Eternally Transcendent Love
The Easter story is that tragically, perhaps inadvertently, unwittingly, we killed God’s messenger. But God is not so easily rebuffed. Torture cannot stop God. Even death does not stop God. And the resurrection is God coming after us in love transcending death. What kind of love is that? Literally beyond our imagination, which is why this story is told beyond our imagining.
The most we can know of divine love is the best of what we know of human love, the kind that reaches maturity, the profoundest love that we have for each other, when we live our lives as gift. Like Amy Rosenthal, who wrote a piece this winter for the New York Times.
She had a great marriage to her husband of 26 years. They raised three wonderful children. One day she is seeing a doctor about and attack of appendicitis, when he does some tests and discovers that her cancer of the uterus is advanced. In a short amount of time, she started to die. A writer, she decided to publish one last piece titled “You May Want to Marry My Husband”. She was old enough to have never been on Match.com or Tinder. So she wrote a kind of personal reference from experience of having lived with him for 9,490 days.
She describes how she fell in love with him on their first date and thought to herself that she would marry this man. It took him a year to ask. And then she turned to his attributes.
“He is a sharp dresser. Our young adult sons, Justin and Miles, often borrow his clothes. Those who know him… know that he has a flair for fabulous socks. He enjoys keeping in shape.
“On the subject of food- man, can he cook? After a long day, there is no sweeter joy than seeing him walk in the door, plop a grocery bag down on the counter, and woo me with olives and some yummy cheese he has procured before he gets to work on the evening’s meal..
Jason loves listening to live music; it’s our favorite thing to do together. I should also add that your 19-year-old daughter, Paris, would rather go to a concert with him than anyone else…
He’s an absolutely wonderful father… compassionate and he can flip a pancake.
And he paints…
“If you’re looking for a dreamy, let’s go-for it travel companion, Jason is your man. He has an affinity for tiny things: taster spoons, little jars, a mini-sculpture of a couple sitting on a bench, which he presented to me as a reminder of how our family began.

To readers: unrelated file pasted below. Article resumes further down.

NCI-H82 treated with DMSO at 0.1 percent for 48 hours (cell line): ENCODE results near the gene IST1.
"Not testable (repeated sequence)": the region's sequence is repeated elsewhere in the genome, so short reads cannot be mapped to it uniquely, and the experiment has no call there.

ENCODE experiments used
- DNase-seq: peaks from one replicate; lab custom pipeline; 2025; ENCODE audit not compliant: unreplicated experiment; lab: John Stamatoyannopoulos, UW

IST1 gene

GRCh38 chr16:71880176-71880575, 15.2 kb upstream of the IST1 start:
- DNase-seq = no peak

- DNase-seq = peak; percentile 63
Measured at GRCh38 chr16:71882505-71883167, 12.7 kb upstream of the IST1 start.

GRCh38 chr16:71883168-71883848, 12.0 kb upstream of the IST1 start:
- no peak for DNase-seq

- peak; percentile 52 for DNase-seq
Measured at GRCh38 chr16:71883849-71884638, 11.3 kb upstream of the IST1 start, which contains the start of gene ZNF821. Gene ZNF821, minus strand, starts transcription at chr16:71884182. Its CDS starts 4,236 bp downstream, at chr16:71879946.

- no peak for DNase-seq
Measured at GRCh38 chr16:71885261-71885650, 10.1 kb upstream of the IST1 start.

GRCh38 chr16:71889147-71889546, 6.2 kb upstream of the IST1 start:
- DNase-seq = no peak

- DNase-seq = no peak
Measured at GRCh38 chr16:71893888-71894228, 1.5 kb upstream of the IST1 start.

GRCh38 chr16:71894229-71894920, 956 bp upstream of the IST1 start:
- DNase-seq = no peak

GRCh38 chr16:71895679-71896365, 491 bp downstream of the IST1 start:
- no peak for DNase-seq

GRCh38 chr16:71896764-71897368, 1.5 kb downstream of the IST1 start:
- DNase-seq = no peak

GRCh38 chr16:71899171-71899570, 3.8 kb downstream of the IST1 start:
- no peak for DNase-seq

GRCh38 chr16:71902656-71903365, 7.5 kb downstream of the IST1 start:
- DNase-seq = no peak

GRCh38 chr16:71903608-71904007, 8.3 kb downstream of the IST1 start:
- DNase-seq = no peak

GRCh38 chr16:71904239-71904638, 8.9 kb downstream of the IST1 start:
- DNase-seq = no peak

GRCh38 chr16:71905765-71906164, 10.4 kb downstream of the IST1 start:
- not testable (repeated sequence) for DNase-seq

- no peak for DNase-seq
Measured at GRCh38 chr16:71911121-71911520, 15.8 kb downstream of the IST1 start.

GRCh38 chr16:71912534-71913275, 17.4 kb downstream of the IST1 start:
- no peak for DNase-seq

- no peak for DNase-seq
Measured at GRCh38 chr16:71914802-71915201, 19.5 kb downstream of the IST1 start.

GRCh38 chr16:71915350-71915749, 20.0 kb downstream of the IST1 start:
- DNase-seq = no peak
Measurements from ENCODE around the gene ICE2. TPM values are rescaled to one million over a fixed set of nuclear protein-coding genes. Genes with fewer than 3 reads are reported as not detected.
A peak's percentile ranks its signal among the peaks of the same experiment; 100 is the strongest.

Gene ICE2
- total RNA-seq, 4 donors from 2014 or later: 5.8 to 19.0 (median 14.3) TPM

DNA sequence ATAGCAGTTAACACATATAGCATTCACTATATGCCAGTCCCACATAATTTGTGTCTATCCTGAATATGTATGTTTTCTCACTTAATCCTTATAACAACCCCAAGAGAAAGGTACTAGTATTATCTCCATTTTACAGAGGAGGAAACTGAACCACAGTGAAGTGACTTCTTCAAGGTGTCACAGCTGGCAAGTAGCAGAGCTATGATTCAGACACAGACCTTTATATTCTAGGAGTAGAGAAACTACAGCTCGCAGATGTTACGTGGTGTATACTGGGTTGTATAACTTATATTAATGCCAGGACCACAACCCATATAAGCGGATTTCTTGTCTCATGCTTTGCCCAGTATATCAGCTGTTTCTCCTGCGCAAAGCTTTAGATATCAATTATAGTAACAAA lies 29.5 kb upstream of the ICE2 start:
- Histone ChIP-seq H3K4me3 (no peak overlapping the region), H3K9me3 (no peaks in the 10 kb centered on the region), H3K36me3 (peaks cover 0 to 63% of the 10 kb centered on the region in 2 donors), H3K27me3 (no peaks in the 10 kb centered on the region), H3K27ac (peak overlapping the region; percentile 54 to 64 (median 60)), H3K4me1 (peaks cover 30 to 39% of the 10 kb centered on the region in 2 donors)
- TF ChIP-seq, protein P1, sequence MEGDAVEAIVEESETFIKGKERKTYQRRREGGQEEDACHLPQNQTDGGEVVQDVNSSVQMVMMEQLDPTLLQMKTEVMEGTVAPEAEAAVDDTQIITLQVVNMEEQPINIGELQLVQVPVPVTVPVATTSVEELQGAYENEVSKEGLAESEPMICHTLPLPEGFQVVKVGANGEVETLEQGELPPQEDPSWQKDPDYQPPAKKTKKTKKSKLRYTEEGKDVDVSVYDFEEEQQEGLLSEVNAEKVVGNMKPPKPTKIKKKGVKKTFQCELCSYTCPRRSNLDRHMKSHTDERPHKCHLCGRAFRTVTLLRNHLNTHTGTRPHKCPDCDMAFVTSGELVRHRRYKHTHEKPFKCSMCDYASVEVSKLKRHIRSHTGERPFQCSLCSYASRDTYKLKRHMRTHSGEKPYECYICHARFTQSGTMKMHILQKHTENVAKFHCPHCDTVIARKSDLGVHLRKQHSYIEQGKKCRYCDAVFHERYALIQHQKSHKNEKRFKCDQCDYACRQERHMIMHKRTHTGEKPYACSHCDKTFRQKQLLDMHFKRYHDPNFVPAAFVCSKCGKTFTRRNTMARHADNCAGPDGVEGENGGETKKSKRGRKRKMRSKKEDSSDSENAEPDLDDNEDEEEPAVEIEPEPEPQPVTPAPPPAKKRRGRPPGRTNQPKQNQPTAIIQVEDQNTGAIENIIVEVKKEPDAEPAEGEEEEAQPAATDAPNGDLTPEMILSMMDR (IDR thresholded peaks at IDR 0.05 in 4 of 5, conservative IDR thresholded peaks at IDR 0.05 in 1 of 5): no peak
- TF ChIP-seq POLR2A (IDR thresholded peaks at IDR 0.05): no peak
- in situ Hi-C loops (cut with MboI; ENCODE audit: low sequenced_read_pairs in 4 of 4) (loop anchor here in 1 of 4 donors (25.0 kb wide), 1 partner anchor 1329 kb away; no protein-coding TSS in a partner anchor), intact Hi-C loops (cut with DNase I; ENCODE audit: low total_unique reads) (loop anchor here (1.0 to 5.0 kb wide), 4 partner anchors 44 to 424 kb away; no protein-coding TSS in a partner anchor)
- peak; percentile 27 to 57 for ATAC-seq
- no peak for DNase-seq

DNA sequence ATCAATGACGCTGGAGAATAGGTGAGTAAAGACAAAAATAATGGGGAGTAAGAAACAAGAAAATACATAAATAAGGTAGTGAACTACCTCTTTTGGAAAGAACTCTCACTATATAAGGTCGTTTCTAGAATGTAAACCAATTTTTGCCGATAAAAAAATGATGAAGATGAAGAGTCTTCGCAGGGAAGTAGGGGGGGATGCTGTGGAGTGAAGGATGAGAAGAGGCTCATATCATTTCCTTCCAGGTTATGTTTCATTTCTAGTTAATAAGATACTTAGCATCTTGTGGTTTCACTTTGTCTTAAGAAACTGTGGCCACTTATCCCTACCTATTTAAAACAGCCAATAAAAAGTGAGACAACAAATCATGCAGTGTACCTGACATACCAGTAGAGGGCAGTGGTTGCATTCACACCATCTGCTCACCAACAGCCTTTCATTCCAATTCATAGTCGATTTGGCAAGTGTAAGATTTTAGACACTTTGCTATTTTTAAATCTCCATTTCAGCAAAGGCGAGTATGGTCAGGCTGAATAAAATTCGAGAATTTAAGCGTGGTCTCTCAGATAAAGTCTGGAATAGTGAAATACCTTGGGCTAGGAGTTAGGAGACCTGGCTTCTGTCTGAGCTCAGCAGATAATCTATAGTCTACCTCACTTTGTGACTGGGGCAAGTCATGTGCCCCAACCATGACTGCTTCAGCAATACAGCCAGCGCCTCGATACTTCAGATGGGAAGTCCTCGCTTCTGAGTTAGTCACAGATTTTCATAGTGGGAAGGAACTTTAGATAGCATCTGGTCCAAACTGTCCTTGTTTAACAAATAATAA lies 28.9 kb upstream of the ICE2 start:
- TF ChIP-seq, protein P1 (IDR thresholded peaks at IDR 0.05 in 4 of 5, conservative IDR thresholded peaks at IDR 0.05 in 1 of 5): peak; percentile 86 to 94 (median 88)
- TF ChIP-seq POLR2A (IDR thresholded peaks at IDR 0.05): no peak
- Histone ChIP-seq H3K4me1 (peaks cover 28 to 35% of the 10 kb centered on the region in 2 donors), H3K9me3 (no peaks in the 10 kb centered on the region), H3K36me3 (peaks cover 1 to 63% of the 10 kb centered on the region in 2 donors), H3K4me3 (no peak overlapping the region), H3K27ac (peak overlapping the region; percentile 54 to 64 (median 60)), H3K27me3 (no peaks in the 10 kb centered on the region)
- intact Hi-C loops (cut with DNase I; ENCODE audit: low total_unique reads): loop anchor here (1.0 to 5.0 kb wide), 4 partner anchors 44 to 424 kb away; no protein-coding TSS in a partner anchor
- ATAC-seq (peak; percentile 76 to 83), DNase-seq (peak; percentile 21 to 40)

Here is the kind of man Jason is: He showed up at our first pregnancy ultrasound with flowers. This is a man, who, because he is always up early, surprises me every Sunday morning by making some kind of oddball smiley face out of items near the coffee pot: a spoon, a mug, a banana.
[Okay, this is a bit of high bar fellas]
“This is a man who emerges from the minimart and says, “Give me your palm.” And, voila, a colorful gumball appears (He knows I love all the flavors but white)
Wait. Did I mention that he is incredibly handsome? I’m going to miss looking at that face of his.
If it sound like our relationship was a fairy tale, it’s not too far off, except for all the regular stuff that comes from two and a half decades of playing house together. And the part about me getting cancer. Blech.
“I want more time with Jason. I want more time with my children. I want more time sipping martinis at the Green Mill Jazz Club on Thursday nights. But that is not going to happen. I probably only have a few days left being a person on this planet.
“I am wrapping this up on Valentine’s Day, and the most genuine gift I can hope for is that the right person read this, finds Jason, and another love story begins.
“I’ll leave this intentional empty space below as a way of giving you two the fresh start you deserve.”
Beautiful piece. If you are a man like Jason reading that, you don’t know why you deserve to be loved the way she loves him, but when you are it is all grace and gratitude.
Love, when it reaches its fullest potential has that quality of blessing to it. It so wants what is best for the other person that you can let them go, in a poignant, non-possessive way. That love transcends death. It doesn’t abrogate it. We all still die. But love transcends death in a most poignant way.
And God loves you so much more. You really can’t imagine it.
The Easter message is that you, too, can bloom with God’s love. You, too, can bless. At the more profound moments of our lives, we can come full circle from blessed to blessing.